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Men and Fear

Last week I met with two very successful, Christian men, both workaholics and I made this statement to test their reaction;


Most Christian men are more afraid of failure, than they are of God.


Their immediate reaction confirmed what I’ve known for years. “The truth is most men fear failure even more than death."


Some of you women are shaking your heads in disbelief right now. I need to make it clear that this attitude is not true of all men, but of many many men, even Christian men and here’s why.


Emerson Eggerich, points out in his wonderful book on marriage, Love and Respect that the need for respect is a man’s deepest value. In the military and when in battle, men would prefer to die than risk losing the respect of their buddies. Soldiers don’t really die for their country. They die for their friends in their unit. While dying for another person is virtuous, the fear this blog addresses, isn’t a biblical virtue. It’s driven by pride – a sin.


Most men spend a good share of their lives trying to prove to their peers they have value. They don’t always consciously think of it, but it’s there. We long to be admired and even envied by others. But, if we can’t be admired, at very least, we don’t want to be seen as a failure. This is particularly true in our vocations.


Many men would prefer cancer to being fired. In cancer there is no judgment, no failure. You didn’t do anything wrong. It just happened. But when fired, or divorced someone is saying to you, “You failed to meet our expectations, you’re no longer needed here.”


Redefining failure


Failure for a follower of Jesus is not accomplishing the mission you were put on earth to do. The story of the talents in Matthew 25 isn’t really about money. Jesus is teaching that he expects us to use whatever we’ve been given, time, money, or ability to serve the king – God, for his glory. However, if you’ve been gifted at making money, selling things or administrating others, that gift cannot be exercised to the deterrent of others – your family for instance.


We men tend to sanctify our hard work by thinking it’s for God, when it’s really about us. Personally, I always have been driven. It just looks more spiritual now because I call it ministry. My wife once asked me what percentage of what I do is done out of love for God and others as opposed to simply wanting to be admired for being talented or a super Christian. The truth is, more than I’d like to admit. So, I don’t have this problem licked yet. Pride is the occupational hazard of gifted people.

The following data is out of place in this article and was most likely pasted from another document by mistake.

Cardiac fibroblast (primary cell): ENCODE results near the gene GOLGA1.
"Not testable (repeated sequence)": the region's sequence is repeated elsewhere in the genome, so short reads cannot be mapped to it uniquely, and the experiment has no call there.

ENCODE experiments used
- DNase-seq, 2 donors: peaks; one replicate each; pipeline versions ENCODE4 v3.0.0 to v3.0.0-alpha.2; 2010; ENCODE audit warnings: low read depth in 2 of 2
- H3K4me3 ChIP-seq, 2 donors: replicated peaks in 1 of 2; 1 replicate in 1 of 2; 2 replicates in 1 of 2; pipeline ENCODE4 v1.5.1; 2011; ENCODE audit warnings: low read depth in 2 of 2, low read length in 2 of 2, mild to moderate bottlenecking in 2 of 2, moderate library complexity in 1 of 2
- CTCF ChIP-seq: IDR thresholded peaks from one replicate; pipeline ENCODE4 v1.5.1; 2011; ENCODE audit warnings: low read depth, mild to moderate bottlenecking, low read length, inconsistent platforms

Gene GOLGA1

I meet with successful people, working 60 hours a week who believe the lie that they are in the will of God because they’re using their gifts or their talents. In the meantime, their wives are lonely, and their children and God are getting whatever time and energy they have left over. They’re often too harried to pray or read the Bible, or too busy to appreciate God daily. They are spiritual and relational failures making six figures.


Redefining success


“If I’m failing in life, how do I find my way back?” I’m often asked. The answer is you’ll have to redefine success, from God’s perspective. A successful Christian is one who is known by his/her friends as someone who loves God and the things of God, more than anyone, or anything. Secondly, they love others as much as they love themselves.


An attorney friend of mine was working 60-65 hours a week, the norm for his big firm. He finally woke up one day to his wife begging him for more time for the family. So, he went to his partners and said this;


“I’ve decided that to be the kind of man, husband, father and Christian I want to be, I can’t spend this much time working. I’m failing in the most important relationships I have. Therefore to be successful, as I define it, I cannot work more than 1,800 billable hours a year. You’ll have to decide if you still want me in the firm and what you’ll pay me. Then I’ll have to decide if I can work here for that. In any case, I need to get my life, and my priorities in balance.”


He courageously redefined success. His firm did cut his salary, but wanted him to stay. Today he has a life – and a wife and children who love and respect him now, more than ever. He redefined both success and failure.


Henry Theroux was right, “Most men live lives of quiet desperation.” God says you don’t have to! “What good is it for someone to gain the whole world, and yet lose or forfeit their very self?” Luke 9:25


Because I sold my business almost 40 years ago and have not needed a job, a man once said to me, “That’s easy for you to say – you no longer work for a living.” I responded to this well compensated man with this, “I doubt if you're working for a living. My guess is you're working for a lifestyle."


Is that true for you? What really drives you? Are you working for the admiration of others or the admiration of God? The admiration of your peers or your family? So, how do you find your way back? Years ago I blogged on how to spend a day with God and how to begin writing your personal mission statement. Below is a link to both.


Please don’t buy the lie many of the religious leaders did in Jesus day. For they loved human praise more than praise from God.” John 12:43




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Dave Brandsen
Dave Brandsen
Nov 13, 2023

so well said Clare, I am going to be sharing this with my BSF guys

thank you for your honesty

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